- The Washington Times - Tuesday, March 5, 2002

Tougher on Zimbabwe

The International Crisis Group (ICG) is urging the United States and Europe to get tougher on Zimbabwe before the weekend presidential election.

"At ten minutes to Zimbabwe's electoral midnight, it is still not too late for the international community to help achieve a democratic outcome," said ICG President Gareth Evans, a former foreign minister of Australia.

The ICG called on Washington and the European Union to impose broader sanctions on a select number of leading supporters of President Robert Mugabe, who has been accused of widespread political corruption and brutality against opponents.

In its latest report, the group said even the children of Mr. Mugabe's cronies should be targeted.

The ICG recommended four actions that could force Mr. Mugabe to hold open elections. The United States should follow the EU lead and freeze the assets of Mr. Mugabe's supporters. The United States and the EU should publicly identify his supporters and revoke the visas of any of their children attending American or European schools. Finally, Washington and the EU should threaten any Zimbabwean or foreign-owned companies with sanctions if they collaborate with the Mugabe government in election abuses.

"The [election] campaign … has been marked by substantial intimidation through deadly violence and related measures on behalf" of Mr. Mugabe, the ICG said.


Colombia sees support

Colombian Ambassador Luis Alberto Moreno says he believes his country has "strong bipartisan support" in the U.S. Congress for more military aid in its fight against drug-trafficking rebels.

American aid to Colombia is restricted to training Colombian soldiers to combat the illegal drug trade, but Colombia says the rebels of the Revolutionary Armed Forces of Colombia (FARC) and other militant groups smuggle drugs to finance their uprisings.

President Andres Pastrana broke off peace talks last week after FARC guerrillas hijacked an airliner and kidnapped a presidential candidate. Authorities blame the rebels for the slaying of a member of the Colombian Senate over the weekend.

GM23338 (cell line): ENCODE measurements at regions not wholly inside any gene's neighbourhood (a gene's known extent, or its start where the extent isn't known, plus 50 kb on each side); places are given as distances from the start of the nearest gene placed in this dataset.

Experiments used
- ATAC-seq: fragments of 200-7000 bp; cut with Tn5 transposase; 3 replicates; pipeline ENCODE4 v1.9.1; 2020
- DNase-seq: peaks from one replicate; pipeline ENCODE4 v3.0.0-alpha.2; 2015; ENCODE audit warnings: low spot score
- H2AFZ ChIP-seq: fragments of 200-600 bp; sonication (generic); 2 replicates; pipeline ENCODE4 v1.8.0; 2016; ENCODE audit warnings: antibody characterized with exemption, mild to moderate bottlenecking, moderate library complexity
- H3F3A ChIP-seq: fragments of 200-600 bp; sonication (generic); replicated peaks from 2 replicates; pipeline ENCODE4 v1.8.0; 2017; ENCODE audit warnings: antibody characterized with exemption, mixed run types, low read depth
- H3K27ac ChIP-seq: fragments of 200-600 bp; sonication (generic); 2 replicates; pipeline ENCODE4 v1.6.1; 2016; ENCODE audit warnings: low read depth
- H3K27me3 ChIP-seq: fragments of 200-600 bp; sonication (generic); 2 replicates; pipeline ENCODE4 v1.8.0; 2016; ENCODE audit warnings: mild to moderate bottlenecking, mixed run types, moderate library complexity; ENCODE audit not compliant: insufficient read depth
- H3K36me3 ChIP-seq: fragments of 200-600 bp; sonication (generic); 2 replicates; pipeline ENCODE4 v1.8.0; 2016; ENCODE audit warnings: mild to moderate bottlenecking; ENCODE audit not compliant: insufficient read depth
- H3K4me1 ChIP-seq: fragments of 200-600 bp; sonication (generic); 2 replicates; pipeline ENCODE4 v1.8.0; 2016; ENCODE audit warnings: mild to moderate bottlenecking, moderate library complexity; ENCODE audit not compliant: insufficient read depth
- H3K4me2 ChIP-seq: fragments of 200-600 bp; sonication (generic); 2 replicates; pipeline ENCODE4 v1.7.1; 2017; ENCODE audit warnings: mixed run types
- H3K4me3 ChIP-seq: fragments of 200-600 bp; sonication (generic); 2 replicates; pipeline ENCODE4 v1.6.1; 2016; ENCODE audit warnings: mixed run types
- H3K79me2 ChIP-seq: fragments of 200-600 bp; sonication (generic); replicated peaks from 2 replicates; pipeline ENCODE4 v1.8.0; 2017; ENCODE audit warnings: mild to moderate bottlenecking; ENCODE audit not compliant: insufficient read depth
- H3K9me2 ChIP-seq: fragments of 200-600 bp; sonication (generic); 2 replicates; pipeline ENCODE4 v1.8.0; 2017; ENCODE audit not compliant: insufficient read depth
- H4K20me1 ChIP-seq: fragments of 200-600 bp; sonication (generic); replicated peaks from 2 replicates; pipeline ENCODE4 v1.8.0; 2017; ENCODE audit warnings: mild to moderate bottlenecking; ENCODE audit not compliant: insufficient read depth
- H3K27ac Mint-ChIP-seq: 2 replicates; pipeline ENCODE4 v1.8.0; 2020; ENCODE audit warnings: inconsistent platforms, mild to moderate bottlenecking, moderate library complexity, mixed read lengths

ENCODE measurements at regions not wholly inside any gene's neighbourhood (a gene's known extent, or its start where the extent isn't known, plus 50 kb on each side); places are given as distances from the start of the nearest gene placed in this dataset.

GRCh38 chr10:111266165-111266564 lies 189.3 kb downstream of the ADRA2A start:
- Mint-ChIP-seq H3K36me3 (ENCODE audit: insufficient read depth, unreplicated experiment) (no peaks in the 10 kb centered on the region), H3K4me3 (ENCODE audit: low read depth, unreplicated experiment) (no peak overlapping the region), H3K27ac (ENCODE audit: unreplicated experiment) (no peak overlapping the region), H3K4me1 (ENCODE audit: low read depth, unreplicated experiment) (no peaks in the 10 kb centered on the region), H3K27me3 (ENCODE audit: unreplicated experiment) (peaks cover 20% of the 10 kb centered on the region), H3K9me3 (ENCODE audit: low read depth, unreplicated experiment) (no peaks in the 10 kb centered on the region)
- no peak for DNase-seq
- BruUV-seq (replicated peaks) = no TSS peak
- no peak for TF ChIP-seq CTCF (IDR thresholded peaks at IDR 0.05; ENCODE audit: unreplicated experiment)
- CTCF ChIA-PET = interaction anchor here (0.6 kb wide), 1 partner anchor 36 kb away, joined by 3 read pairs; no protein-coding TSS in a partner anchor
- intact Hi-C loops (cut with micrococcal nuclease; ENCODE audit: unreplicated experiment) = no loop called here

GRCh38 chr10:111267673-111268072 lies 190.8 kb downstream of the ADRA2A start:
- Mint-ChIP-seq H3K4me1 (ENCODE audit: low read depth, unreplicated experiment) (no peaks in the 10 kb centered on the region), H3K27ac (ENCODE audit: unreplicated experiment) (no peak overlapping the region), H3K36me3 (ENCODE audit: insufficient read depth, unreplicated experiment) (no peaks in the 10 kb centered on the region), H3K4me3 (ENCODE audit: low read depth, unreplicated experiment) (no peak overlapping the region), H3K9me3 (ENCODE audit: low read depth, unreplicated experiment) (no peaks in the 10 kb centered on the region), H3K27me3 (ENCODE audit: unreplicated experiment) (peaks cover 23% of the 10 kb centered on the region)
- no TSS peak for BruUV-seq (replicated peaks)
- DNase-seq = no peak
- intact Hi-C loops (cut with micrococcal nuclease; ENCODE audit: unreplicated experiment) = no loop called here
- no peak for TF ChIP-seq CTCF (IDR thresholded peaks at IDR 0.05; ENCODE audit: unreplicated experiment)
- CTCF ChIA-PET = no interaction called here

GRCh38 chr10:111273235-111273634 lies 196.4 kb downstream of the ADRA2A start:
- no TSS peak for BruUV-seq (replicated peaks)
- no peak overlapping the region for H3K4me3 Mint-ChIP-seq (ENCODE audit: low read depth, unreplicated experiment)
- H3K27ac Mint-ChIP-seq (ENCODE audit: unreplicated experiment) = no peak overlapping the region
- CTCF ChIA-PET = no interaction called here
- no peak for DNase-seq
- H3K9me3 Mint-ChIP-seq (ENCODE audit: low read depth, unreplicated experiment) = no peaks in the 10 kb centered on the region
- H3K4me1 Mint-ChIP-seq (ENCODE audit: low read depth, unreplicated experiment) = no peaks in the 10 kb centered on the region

Mr. Pastrana ordered his armed forces to retake a safe haven the size of Switzerland that he established in 1998 to provide an incentive for rebels to negotiate an end to 36 years of civil war.

"I see strong bipartisan support in Congress for President Pastrana's decision and a desire to accompany the Bush administration in whatever change in policy that is required," Mr. Moreno said in an interview with Reuters news agency.

President Bush has increased the delivery of military supplies and offered to share intelligence on the rebels.

"Colombia is not requesting anything extravagant," Mr. Moreno said. "There is a lot of equipment in Colombia that we can use to improve the ability of our armed forces to prevent terrorist attacks and go after terrorists."


'Point of the gun'

The U.S. ambassador to Liberia is calling on authoritarian President Charles Taylor to free political prisoners and guarantee that next year's elections will be free and democratic.

"Political change at the point of the gun is not acceptable. It must not be Liberians' only option," Ambassador Bismarck Myrick told reporters in the capital, Monrovia, last week.

He called on Mr. Taylor to "reach agreement with all peaceful political movements and parties on the specific nature of guarantees and mechanisms required for the conduct of open political debate and free, fair and inclusive elections."

Mr. Myrick also urged Mr. Taylor to "discipline members of the security forces and others who have threatened or used violence against political and civil society leaders."

Mr. Taylor has assumed broad new powers under a state of emergency he declared Feb. 8. His government has been fighting rebels in northern Liberia since 1999.

Mr. Myrick appealed to Mr. Taylor to "provide unconditional amnesty to all political opponents" and guarantee civil rights to all Liberians.

The ambassador also insisted that Mr. Taylor "cease supporting, arming or harboring" rebels of the Revolutionary United Front from Sierra Leone, Liberia's neighbor on the west coast of Africa.


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